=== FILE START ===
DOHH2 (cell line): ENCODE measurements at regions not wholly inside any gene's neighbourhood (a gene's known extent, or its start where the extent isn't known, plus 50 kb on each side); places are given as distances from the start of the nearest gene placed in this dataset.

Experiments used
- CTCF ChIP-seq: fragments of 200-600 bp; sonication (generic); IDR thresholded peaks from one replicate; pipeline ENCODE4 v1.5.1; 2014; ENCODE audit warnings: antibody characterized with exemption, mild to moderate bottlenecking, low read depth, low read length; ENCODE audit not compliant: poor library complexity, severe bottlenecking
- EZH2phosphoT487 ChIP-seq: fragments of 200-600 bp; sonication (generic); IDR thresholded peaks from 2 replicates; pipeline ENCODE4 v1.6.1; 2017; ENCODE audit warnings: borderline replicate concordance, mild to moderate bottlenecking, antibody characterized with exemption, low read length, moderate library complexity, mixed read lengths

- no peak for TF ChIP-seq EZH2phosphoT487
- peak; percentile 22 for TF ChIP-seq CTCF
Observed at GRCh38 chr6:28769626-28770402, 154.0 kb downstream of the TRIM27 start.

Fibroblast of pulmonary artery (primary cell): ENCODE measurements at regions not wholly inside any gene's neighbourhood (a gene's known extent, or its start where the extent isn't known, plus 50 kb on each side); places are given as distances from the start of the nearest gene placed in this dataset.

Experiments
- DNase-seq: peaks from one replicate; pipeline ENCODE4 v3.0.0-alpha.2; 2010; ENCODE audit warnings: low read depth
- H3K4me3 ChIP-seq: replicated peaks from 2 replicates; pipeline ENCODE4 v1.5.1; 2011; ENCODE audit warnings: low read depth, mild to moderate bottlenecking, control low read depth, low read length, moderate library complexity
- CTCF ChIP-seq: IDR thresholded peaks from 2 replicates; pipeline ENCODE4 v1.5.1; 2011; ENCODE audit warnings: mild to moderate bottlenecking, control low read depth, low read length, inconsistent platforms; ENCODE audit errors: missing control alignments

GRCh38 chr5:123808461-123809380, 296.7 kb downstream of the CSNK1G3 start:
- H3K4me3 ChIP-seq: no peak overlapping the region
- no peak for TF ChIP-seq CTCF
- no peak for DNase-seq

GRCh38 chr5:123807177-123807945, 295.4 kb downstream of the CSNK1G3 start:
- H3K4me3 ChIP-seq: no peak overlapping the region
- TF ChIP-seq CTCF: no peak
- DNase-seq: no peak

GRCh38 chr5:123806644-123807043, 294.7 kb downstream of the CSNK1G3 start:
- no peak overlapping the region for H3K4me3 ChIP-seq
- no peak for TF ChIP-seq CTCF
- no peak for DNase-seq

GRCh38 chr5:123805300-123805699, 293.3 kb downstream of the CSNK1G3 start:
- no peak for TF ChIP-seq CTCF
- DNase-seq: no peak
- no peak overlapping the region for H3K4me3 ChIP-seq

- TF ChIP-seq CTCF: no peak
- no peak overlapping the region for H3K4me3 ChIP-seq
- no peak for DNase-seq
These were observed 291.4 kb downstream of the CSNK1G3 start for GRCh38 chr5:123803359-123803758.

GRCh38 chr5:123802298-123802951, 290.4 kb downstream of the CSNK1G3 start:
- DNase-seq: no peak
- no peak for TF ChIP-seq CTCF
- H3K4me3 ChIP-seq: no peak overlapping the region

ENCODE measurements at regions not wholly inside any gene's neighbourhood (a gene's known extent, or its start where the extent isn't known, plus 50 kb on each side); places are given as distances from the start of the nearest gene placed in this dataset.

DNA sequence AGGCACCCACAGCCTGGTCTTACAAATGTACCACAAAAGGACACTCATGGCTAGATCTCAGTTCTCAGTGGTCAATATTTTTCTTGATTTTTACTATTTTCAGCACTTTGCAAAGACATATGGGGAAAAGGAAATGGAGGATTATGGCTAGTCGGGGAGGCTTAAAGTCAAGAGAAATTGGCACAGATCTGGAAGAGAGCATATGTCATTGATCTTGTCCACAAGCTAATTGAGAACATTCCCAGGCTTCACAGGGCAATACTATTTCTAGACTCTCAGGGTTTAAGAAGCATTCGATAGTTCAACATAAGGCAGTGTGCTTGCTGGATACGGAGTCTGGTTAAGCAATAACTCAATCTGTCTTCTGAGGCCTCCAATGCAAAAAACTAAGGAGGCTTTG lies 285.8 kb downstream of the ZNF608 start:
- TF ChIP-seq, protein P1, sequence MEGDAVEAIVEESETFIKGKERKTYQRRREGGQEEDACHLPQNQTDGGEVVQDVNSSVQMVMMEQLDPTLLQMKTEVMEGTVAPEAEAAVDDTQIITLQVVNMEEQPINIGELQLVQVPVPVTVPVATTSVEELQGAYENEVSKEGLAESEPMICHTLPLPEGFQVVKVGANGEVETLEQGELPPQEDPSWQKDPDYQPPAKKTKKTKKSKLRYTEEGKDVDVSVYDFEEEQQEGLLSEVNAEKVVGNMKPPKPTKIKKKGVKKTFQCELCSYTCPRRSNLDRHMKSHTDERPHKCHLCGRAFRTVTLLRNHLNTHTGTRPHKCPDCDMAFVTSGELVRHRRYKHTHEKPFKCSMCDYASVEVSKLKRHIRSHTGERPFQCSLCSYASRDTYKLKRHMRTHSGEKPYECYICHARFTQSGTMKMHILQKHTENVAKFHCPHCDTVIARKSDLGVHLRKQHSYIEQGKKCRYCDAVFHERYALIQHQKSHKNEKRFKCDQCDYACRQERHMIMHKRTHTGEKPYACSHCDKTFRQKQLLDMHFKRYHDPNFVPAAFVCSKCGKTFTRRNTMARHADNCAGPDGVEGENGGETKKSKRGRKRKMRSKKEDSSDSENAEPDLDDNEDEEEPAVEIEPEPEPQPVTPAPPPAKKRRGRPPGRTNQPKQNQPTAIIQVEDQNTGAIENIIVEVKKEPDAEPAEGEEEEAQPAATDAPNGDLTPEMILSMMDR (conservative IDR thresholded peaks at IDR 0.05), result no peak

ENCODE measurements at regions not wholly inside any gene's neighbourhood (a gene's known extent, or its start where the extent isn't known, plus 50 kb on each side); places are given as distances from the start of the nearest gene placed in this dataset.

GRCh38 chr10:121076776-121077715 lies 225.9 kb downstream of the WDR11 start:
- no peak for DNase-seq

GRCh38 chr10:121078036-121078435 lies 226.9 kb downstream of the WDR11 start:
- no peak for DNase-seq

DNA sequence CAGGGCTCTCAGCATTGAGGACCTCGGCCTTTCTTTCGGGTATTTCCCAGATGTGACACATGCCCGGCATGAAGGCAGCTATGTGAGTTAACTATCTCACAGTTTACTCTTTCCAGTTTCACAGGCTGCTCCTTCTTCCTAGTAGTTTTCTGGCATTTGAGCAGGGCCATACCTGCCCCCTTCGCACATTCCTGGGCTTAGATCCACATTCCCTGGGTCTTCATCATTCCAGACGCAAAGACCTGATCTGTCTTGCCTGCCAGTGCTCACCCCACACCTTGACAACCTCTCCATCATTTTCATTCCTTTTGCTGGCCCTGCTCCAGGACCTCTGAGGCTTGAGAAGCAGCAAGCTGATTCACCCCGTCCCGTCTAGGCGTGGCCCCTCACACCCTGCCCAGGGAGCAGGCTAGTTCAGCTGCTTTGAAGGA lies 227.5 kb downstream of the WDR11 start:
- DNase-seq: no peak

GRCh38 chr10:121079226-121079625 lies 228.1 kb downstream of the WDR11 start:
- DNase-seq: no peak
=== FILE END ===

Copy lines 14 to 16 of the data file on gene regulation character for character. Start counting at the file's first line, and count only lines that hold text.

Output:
- H3K4me3 ChIP-seq: no peak overlapping the region
- no peak for TF ChIP-seq CTCF
- no peak for DNase-seq